Edwardsville Children’s Museum: Plan Your Trip Now

For building lifelong memories, there’s nothing like a children’s museum. Even better? A family getaway centered on the Edwardsville Children’s Museum. Yeah, it’s that good.

Watching your child’s face light up with wonder and delight is hands-down one of the best parts of being a parent. That’s why a trip to a great children’s museum ranks high on the list of memory-making activities to do while your child is young. All the better when you can make a museum visit the centerpiece of a family vacation, says Kristen Fries, Executive Director at the Edwardsville Children’s Museum.

The Edwardsville Children’s Museum is a must-visit destination for Chicago families looking to escape the city and head to southwest Illinois for a day or two.

A fellow Chicago parent with a growing family, Fries moved back to her hometown of Edwardsville when her older child was 4. She was thrilled to learn about its museum. “I thought the Edwardsville Children’s Museum was so cute because it’s all housed in a historic building, the original schoolhouse that dates back to the late 1800s,” she says. “The focus of the museum was on early childhood education — and it remains that way now. It’s a big part of our story.”

At the Edwardsville Children’s Museum, located in one of southwest Illinois’ most historic areas, kids can immerse themselves in unique pretend play experiences, inside and out.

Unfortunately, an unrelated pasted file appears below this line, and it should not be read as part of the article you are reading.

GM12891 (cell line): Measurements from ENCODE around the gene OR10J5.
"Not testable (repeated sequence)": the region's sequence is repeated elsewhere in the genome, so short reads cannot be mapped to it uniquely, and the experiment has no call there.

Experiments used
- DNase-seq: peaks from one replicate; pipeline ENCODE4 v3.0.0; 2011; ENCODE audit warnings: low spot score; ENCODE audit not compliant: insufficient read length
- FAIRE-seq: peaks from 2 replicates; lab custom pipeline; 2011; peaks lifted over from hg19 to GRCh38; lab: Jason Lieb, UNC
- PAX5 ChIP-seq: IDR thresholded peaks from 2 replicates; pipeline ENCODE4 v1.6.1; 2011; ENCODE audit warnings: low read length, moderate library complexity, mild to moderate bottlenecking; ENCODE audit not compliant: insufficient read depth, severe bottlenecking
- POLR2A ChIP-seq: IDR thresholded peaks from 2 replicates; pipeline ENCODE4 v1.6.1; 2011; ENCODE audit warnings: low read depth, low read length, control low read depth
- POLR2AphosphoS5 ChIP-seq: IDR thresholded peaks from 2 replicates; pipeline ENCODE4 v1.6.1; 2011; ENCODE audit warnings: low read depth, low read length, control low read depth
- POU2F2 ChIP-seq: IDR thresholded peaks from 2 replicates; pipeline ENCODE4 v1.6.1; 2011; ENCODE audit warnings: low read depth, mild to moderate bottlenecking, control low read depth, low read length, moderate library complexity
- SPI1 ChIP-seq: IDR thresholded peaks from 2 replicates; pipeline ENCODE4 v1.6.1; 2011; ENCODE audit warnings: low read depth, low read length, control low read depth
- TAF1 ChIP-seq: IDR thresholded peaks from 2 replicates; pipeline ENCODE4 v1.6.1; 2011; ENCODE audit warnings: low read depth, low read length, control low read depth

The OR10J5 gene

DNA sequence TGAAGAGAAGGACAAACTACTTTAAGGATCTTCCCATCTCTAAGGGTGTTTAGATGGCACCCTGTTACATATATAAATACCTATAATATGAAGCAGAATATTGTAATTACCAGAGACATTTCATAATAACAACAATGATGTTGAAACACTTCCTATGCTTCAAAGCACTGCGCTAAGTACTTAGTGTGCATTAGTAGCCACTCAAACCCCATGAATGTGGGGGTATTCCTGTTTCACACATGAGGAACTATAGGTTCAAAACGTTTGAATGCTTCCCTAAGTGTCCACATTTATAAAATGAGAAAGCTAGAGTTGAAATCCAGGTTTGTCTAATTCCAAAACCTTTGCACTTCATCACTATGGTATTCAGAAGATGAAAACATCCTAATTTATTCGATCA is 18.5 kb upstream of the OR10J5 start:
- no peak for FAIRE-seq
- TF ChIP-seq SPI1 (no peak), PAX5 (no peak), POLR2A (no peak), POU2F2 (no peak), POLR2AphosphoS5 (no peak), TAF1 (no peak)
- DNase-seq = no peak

In the last five years, the entire museum has been reimagined, thanks in part to local community partnerships. “Every exhibit in our space has been redesigned, added to and enhanced. In 2020, we added an outdoor discovery garden, which is a wonderful exhibit space,” Fries says. “Summer and fall are especially great times to visit to enjoy outdoor activities.”

More recently, the outdoor space welcomed a sensory garden. Every plant was carefully selected to highlight the five senses. “Caregivers can pick up a card and play the challenge game with their children. They might look for a big fuzzy leaf or a spikey ball or a plant that legitimately smells like buttered popcorn,” Fries describes.

A secret garden walkway leads families along a pretend river with mosaic fish toward an outdoor farm-to-table kitchen. Children can add pretend vegetables to a soup pot and serve it at the table. “Or they can make the soup with rocks if they like,” says Fries. “Using your imagination is what it’s all about.”

Immersive play at Edwardsville Children’s Museum

Inside the museum, children can care for stuffed pets in the two-level animal hospital, deliver mail and feed and change the babies in the nursery. They can role-play in the dentist’s office, the flower shop and the ice cream cart. They can create their own masterpieces in the art studio and tinker in the makerspace. To encourage interaction, there are caregiver prompts to help your child learn through play.